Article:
Photo: Mosman Council/creative commons
E-waste is a major environmental concern. But what if it could actually help fund education?
Old computers, phones and other electronics too often end up in landfill, potentially leaching out toxic chemicals and wasting the precious metals and other resources that went in to making them.
For the month of August, businesses in RTP can benefit from free e-waste pick up, and they can help fund education in the process.
For Larry Herst, founder of Triangle Ecycling, the problem of e-waste was also a missed opportunity. Here’s how he set about turning obsolete and otherwise unwanted electronics into a learning opportunity for young people – a process Herst describes as alchemy:
“We collect ewaste from businesses and organizations – large and small – and individuals. We use what we collect as fuel for a sustainable STEM education lab. With the assistance of Durham, Chapel Hill – Carrboro and Orange County Public School administrators and teachers, we have set up a free program for high school kids to come work in our shop. They learn, hands on, about computer refurbishing, recycling, environmental/humanitarian issues surrounding ewaste and sustainable business models from our computer geeks and guest speakers, as well as me.”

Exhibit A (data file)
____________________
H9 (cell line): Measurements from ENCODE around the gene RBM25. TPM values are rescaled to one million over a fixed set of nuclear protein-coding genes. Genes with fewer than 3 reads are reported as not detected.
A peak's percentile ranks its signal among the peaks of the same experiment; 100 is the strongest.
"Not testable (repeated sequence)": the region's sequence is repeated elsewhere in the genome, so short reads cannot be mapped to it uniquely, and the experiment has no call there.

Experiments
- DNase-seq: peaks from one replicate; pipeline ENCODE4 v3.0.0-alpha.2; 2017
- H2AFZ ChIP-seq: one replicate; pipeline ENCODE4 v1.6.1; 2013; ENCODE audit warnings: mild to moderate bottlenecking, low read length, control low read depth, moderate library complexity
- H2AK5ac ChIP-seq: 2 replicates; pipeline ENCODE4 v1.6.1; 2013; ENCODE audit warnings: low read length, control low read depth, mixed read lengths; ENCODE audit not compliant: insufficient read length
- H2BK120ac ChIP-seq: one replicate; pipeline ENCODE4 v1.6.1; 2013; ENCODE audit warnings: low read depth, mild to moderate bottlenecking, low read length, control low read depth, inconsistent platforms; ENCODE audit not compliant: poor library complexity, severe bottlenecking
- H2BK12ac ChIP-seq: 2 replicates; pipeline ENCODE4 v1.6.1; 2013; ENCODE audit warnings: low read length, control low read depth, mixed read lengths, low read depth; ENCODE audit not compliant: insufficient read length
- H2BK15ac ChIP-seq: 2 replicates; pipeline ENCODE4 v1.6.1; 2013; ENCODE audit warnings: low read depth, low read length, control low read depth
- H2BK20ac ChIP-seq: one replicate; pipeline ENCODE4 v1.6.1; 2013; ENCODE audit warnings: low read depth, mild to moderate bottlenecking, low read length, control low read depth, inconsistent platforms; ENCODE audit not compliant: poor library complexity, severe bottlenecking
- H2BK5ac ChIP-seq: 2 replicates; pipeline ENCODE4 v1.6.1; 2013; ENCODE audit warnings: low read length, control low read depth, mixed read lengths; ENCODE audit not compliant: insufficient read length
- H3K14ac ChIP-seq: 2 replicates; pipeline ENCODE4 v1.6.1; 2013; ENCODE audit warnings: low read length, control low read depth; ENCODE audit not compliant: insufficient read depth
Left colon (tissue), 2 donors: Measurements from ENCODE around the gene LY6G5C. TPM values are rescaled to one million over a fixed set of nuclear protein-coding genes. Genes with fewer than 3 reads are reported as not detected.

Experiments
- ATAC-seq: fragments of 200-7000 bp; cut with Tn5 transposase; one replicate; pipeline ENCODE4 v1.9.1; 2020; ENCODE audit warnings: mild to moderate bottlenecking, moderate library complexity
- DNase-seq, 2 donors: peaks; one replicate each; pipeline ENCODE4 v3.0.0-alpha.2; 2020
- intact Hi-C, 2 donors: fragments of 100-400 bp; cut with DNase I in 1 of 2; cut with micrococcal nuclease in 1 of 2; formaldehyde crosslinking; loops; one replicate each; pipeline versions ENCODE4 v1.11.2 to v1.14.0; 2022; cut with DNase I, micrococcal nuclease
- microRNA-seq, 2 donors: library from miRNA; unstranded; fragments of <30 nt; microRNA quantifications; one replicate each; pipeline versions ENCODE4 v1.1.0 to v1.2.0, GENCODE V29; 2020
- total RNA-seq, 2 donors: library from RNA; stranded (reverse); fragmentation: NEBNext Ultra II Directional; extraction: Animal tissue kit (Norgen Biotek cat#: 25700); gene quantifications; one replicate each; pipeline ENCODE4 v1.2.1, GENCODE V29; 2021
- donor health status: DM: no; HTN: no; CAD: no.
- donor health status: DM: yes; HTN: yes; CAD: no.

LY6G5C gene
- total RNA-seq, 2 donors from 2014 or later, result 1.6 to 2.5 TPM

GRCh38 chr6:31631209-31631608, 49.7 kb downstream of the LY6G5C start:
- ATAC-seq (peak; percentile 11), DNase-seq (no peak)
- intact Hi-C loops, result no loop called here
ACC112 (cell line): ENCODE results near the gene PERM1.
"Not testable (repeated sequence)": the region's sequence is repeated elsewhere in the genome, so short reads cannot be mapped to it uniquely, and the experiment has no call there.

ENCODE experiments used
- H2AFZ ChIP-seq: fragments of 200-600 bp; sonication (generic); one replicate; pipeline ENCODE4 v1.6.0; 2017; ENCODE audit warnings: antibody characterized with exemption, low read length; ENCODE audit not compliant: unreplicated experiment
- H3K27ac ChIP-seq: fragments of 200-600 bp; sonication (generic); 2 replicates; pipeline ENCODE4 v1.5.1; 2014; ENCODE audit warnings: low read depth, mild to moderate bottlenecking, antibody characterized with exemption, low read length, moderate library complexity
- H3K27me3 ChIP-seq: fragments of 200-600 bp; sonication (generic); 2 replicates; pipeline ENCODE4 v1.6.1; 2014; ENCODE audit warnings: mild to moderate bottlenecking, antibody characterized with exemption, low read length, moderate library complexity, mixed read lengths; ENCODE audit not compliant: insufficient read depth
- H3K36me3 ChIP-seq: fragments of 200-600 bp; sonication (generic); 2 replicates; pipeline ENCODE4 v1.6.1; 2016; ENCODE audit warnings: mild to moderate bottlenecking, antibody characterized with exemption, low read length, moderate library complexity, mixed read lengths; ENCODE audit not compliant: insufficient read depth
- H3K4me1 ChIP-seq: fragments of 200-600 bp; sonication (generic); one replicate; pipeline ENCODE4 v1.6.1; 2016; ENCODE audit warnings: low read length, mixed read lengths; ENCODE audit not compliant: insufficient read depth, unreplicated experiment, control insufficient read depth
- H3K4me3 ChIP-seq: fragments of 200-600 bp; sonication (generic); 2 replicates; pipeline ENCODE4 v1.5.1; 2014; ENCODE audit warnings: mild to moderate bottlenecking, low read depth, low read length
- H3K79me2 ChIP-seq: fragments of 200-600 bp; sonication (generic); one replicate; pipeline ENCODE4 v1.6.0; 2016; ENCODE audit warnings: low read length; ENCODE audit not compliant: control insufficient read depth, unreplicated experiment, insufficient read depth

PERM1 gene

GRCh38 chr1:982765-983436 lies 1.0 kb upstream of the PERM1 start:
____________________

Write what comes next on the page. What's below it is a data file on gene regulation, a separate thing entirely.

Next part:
Of course doing good through the disposal of e-waste is likely to be a bonus for many businesses and individuals, but their main concerns are still likely to be security and regulatory compliance. As a regulatory lawyer, Herst is careful to emphasize that Trianle Ecycling is deeply committed to a comprehensive, secure and compliant recycling process – wiping or destroying all hard drives before hauling any recycling to its certified recycling partners Global Electric Electronic Processing in Durham.
The company’s claims to having a positive social footprint are further enhanced by its use of TROSA as a non-profit hauling partner, and the fact that it donates 10% of its profits to Durham Public Schools.
Visit Triangle Ecycling to learn more about their offer of free e-waste pick up in August.